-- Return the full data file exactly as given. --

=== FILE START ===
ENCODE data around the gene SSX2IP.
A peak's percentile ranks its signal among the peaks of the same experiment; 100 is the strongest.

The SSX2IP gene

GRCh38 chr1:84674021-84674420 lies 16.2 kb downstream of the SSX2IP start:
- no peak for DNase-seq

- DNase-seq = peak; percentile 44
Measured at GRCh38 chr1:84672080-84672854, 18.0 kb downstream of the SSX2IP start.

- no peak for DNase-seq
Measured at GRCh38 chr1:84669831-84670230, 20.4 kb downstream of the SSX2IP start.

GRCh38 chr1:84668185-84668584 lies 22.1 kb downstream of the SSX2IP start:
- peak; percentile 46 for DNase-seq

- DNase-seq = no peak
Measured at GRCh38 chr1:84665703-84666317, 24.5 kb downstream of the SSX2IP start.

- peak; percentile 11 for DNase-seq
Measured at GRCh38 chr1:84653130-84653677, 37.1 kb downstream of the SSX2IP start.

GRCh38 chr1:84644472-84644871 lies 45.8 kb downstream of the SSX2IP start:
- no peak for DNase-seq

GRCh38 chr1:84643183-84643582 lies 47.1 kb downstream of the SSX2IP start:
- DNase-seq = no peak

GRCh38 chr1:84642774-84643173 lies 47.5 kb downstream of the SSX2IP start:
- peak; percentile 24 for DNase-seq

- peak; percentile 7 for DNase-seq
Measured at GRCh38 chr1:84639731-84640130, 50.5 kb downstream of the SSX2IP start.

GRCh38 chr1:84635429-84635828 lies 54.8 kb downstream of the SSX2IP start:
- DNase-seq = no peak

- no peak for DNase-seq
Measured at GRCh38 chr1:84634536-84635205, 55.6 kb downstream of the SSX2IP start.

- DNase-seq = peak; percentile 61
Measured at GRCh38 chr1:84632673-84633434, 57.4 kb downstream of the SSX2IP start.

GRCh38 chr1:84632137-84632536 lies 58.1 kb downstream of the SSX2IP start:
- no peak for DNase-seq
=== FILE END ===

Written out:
ENCODE data around the gene SSX2IP.
A peak's percentile ranks its signal among the peaks of the same experiment; 100 is the strongest.

The SSX2IP gene

GRCh38 chr1:84674021-84674420 lies 16.2 kb downstream of the SSX2IP start:
- no peak for DNase-seq

- DNase-seq = peak; percentile 44
Measured at GRCh38 chr1:84672080-84672854, 18.0 kb downstream of the SSX2IP start.

- no peak for DNase-seq
Measured at GRCh38 chr1:84669831-84670230, 20.4 kb downstream of the SSX2IP start.

GRCh38 chr1:84668185-84668584 lies 22.1 kb downstream of the SSX2IP start:
- peak; percentile 46 for DNase-seq

- DNase-seq = no peak
Measured at GRCh38 chr1:84665703-84666317, 24.5 kb downstream of the SSX2IP start.

- peak; percentile 11 for DNase-seq
Measured at GRCh38 chr1:84653130-84653677, 37.1 kb downstream of the SSX2IP start.

GRCh38 chr1:84644472-84644871 lies 45.8 kb downstream of the SSX2IP start:
- no peak for DNase-seq

GRCh38 chr1:84643183-84643582 lies 47.1 kb downstream of the SSX2IP start:
- DNase-seq = no peak

GRCh38 chr1:84642774-84643173 lies 47.5 kb downstream of the SSX2IP start:
- peak; percentile 24 for DNase-seq

- peak; percentile 7 for DNase-seq
Measured at GRCh38 chr1:84639731-84640130, 50.5 kb downstream of the SSX2IP start.

GRCh38 chr1:84635429-84635828 lies 54.8 kb downstream of the SSX2IP start:
- DNase-seq = no peak

- no peak for DNase-seq
Measured at GRCh38 chr1:84634536-84635205, 55.6 kb downstream of the SSX2IP start.

- DNase-seq = peak; percentile 61
Measured at GRCh38 chr1:84632673-84633434, 57.4 kb downstream of the SSX2IP start.

GRCh38 chr1:84632137-84632536 lies 58.1 kb downstream of the SSX2IP start:
- no peak for DNase-seq